[edited by: incrediBILL at 7:50 pm (utc) on Oct. 7, 2008]
Previous "short" discussion in 2008 July...
What does the 22GB decompress to? I couldn't find that information on the dotnetdotcom site.
I would guess something about 8 to 10 times that amount.. and it is unlikely to be less than 3 or 4 times that amount.
|What does the 22GB decompress to? I couldn't find that information on the dotnetdotcom site. |
I do know the decompression tool claimed it would take about 4 hours to complete and we stopped it at 2 hours when it was obvious there was insufficient space.
It's in their "Download our index" section and I have no clue how big the file will be because so far none of us have had enough space to decompress it.
Short of heading out to buy a 1TB drive, I may never know.
I'm supposing they may be using MajesticSEO's data after all... The denial of such has been deleted from the official feedback thread (along with g1smd's and my reply to that denial).
I must say I prefer WebmasterWorld's approach to moderation: delete when necessary, then private message those involved to let them know what's going on. The whole "delete and act like it never happened" approach is rather unsettling.
I'm quite sure they are using (at least to some extent) dotnetdotcom data
[edited by: incrediBILL at 9:53 pm (utc) on Oct. 15, 2008]
[edit reason] removed link, see TOS #25 [/edit]
Welcome sistrix, would you mind giving us a little detail on how you made your determination it was DotBot?
I'm interested in how others independently came to the same conclusion.
incrediBILL, sadly I'm not allowed to post my blog posting with my conclusions here. I'll send it via stick mail.
You can post some of the details, just not the links.
Please let us know briefly how you detected DotBot.
"The general idea is that the crawler has visited all of the sites that were cited as link-sources in the Linkscape report, which means it has to be found in the webserver-logfiles. What I did was compile reports for my own domains which have (very) few incoming links, which were all set by myself and to whose logfiles I have access and then compare the logs of the linking sites over the last few month for the same useragents. During all comparisons I was always left with the “Dotbot” by Seattle's dotnetdotcom.org."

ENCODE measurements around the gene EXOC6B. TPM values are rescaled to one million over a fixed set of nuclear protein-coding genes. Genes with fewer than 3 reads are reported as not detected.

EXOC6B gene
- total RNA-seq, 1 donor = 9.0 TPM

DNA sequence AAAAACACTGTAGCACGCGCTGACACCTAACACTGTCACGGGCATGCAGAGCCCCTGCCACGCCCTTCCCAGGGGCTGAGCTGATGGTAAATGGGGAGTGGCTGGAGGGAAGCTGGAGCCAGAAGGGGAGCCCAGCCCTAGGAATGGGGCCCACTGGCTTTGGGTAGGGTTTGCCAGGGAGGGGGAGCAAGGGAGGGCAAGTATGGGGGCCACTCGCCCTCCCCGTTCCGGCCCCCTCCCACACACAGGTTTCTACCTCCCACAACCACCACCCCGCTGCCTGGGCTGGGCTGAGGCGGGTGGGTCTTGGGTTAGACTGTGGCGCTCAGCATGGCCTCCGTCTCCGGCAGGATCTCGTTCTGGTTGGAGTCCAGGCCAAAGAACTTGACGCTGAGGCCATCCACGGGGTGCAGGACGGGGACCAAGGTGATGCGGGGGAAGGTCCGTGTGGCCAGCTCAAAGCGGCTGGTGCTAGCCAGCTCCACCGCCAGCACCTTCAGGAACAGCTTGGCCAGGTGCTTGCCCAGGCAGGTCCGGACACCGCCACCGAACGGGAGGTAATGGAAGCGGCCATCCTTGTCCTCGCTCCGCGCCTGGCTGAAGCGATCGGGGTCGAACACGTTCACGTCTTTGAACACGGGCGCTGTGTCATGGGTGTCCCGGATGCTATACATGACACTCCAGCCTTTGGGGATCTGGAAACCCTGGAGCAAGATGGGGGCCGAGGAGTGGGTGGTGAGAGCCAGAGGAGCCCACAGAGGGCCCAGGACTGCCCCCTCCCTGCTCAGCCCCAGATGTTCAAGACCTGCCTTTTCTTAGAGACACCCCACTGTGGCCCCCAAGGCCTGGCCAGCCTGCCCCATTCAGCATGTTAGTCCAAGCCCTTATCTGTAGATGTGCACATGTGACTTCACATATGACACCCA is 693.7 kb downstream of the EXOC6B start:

|Excluding Your Data From Linkscape on Specific Webpages |
The best way to restrict data from all of Linkscape's data sources is with the Robots <META> tag. Linkscape obeys either "ROBOTS" or "SEOMOZ" in the meta tag's "name" attribute. For example:
Really? SEOmoz get their own metadata attribute? I'm impressed. Maybe this will spread as well as the revisit-after metadata?
<meta name="seomoz" content="disallow"> is pretty standard stuff.
It exactly mirrors the format that you would use to stop Google indexing a site.
However, that is a per-page disallow. What about robots.txt? Does it cater for
in the same way?
The implication is that there are too many different UAs to block effectively. They now list a bunch of data sources they use "now or in future" at [seomoz.org...]
They want to maintain their air of mystery, it seems ;)
How would disallowing "seomoz" ensure that the data they get from third party suppliers, doesn't contain any data about a site that uses such tag? Yahoo isn't going to be looking for that tag are they? So their crawler would ignore it, and not even record they have seen it, and there would be no reference to it should you pull data through the Yahoo API -- and the same goes for all of the other data suppliers. I am a bit confused as to how it actually solves the problem.